Tiny Toys Are Not Joint-Friendly (And Other Parenting Qualms)
“Mommy, can you open this?”, my 3 and a half-year-old requests, moving a teeny tiny toy into my vision.
“I’ll try, bud,” I reply, feeling as though I might admit defeat before even attempting.
Limited hand strength and grip
I know I won’t get it without a deep struggle. The toys laugh in my face before I eventually call for help from my husband. He’ll snap the tiny Lego apart in a second and move on with his day. I, on the other hand, would try all kinds of different positions and holds while biting my tongue before mustering up enough grip strength to pry the dang thing open.
The truth is: I feel like a child myself most of the time because I often need an adult to help me open sippy cups, tough doorknobs, tiny toys, or thick-skinned plastic packages that come in the mail. Opening items that require a normal amount of hand strength and grip is one of those parental duties I fail at because of my rheumatoid arthritis (RA). And, it really annoys me!
Lacking hand strength disrupts daily life
It’s not that I believe my RA makes me a bad parent or even less of a good one. It’s the fact that my RA rears its head in the simple moments of parenthood like opening a sippy cup to give my son fresh water, for example. Even after cursing whoever screwed the lid on so tightly under my breath at the sink, I’m still annoyed at the situation.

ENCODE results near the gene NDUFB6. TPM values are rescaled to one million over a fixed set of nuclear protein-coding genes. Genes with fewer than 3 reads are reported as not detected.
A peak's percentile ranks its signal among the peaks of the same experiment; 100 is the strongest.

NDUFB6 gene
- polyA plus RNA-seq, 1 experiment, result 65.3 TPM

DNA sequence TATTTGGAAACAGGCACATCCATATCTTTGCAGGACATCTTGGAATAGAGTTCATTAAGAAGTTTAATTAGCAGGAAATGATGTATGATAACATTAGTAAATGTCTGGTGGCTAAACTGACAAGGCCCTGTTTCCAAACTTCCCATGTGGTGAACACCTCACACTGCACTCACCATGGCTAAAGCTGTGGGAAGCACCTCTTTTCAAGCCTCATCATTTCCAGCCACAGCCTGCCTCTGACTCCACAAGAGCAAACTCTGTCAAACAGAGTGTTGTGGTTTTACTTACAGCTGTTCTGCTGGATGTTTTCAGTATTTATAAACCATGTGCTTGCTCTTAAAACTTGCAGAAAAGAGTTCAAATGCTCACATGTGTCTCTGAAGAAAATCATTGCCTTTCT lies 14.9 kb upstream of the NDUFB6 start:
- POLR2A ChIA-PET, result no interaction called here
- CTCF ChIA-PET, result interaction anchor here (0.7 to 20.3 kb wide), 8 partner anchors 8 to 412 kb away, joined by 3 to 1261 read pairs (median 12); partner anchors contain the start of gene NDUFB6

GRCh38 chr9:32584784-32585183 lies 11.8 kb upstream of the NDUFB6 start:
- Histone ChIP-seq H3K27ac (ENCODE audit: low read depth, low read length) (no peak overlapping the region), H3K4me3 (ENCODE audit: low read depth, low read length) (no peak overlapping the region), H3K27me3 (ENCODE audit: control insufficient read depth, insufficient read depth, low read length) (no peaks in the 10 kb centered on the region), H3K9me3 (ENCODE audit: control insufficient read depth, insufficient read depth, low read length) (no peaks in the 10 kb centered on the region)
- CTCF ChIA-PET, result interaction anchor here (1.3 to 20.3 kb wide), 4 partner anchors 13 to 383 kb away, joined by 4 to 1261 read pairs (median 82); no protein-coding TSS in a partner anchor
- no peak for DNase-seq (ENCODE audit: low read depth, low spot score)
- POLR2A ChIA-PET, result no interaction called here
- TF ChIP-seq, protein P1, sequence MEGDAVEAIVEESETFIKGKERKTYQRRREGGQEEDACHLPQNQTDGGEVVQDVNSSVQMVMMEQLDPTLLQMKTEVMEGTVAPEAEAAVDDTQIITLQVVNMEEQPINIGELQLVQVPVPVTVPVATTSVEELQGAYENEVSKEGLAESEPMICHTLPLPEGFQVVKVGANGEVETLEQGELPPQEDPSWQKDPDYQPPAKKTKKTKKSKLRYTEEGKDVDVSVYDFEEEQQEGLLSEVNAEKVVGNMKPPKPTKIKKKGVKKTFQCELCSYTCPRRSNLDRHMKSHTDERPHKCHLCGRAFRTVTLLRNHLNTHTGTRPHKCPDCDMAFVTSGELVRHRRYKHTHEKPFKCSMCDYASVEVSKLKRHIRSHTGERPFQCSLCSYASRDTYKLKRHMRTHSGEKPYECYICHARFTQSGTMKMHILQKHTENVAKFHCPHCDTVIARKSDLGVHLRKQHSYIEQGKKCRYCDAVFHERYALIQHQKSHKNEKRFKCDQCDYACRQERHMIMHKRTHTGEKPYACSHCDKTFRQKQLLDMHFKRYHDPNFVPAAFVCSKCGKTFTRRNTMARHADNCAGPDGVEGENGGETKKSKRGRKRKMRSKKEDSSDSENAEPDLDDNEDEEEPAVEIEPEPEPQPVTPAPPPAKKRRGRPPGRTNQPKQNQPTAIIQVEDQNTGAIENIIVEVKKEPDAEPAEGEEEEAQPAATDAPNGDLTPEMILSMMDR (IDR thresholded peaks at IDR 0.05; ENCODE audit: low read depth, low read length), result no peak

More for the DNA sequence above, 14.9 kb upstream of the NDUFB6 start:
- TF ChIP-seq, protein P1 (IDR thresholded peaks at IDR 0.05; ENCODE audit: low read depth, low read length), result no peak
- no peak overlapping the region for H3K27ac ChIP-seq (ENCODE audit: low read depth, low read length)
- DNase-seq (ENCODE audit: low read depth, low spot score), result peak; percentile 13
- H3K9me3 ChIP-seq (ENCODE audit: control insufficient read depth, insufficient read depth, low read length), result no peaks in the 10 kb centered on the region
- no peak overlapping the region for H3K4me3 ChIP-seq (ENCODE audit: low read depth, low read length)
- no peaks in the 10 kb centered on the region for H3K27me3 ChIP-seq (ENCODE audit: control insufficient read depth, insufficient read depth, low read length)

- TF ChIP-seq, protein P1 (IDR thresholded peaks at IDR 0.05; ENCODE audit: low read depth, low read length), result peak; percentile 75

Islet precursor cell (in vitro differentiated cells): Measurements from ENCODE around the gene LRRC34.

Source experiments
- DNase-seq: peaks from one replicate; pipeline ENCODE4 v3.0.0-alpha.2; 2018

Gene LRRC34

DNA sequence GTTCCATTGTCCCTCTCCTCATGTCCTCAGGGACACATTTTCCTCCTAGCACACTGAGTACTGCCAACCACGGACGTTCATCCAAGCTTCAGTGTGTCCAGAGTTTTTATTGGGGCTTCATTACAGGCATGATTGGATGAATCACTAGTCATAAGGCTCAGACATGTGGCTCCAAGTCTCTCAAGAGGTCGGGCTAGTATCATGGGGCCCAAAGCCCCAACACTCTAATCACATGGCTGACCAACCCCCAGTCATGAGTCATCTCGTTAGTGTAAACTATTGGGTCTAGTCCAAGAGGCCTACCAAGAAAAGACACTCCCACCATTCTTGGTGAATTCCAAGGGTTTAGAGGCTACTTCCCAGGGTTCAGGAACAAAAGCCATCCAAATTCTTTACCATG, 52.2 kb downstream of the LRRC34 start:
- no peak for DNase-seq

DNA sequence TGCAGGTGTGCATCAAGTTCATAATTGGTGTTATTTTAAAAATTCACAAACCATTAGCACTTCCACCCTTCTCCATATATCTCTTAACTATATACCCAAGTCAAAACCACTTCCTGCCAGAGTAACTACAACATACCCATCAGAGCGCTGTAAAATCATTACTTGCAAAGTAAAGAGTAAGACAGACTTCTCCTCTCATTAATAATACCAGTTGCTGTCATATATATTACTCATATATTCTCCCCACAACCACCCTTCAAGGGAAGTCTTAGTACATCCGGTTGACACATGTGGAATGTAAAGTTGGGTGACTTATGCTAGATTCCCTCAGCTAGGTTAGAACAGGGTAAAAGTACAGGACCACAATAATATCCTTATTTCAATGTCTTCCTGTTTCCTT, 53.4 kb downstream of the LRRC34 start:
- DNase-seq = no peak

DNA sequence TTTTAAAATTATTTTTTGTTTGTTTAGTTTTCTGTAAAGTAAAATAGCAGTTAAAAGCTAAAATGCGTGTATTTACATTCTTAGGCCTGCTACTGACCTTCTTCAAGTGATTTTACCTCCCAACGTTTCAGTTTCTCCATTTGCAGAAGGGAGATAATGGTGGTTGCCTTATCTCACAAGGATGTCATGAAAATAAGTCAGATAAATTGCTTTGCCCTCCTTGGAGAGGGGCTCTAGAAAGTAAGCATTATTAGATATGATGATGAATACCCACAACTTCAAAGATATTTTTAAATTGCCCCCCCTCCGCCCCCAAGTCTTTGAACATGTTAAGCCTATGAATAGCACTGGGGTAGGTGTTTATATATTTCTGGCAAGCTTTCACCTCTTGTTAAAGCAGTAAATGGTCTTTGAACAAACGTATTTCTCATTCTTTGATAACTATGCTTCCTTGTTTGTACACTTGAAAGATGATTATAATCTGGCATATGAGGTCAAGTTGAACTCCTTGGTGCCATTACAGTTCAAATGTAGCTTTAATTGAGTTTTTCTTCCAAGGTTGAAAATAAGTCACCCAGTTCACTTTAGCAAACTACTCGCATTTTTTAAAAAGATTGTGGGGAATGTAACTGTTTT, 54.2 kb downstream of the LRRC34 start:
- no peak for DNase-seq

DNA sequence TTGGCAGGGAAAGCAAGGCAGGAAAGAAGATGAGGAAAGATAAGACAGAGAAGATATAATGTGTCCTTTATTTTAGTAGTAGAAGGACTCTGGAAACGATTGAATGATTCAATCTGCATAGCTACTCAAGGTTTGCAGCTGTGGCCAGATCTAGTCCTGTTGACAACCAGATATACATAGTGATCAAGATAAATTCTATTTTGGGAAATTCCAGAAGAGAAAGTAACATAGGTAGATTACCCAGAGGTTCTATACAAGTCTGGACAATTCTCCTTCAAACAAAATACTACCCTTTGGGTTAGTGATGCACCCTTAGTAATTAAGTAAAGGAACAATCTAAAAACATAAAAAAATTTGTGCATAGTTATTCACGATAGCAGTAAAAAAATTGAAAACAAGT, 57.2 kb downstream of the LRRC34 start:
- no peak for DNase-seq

RA doesn’t make me a bad parent
I try a rubber gripper or the special jar opener that I received as a Christmas gift last year with no luck. It would be so simple to unscrew the lid with ease and go about completing the task. Lacking hand strength disrupts the flow of our daily life, parenting our preschool-aged son, and a little one on the way. RA doesn’t make me a bad parent at all, just a really inconvenienced one.
Lessons learned for all
It’s in these moments when I am cursing the sippy cup’s name that I look over and see my exuberant 3-year-old son’s face. His ears perked in my direction soaking up my reaction. I am constantly telling him to “take a breath and try again” when he’s frustrated. What a contradiction that I sometimes act this way when I face frustration? What am I teaching him in face of a minor problem? Not to get so frustrated that you let it ruin the day, I hope.
RA can used as a teachable moment
It’s a good reminder to me that my RA can be a teaching moment in both of our lives about keeping your cool, trying again, and finally, that it’s OK to ask for help. Learning to ask for help is one of the most difficult lessons we can learn, but arguably one of the most valuable. We all need help at times and it is OK to admit and accept graciously.
Next time I face a smug tiny toy, I will take a deep breath, proclaim I need help loudly enough for my son to hear, and accept that help with love because that’s a lesson I want our children to see firsthand.
Are you a parent with RA? What are some of your own struggles when it comes to parenting with RA? Share with us below!
On a scale of 1(low) to 5(high), how difficult is it for you to talk about having RA?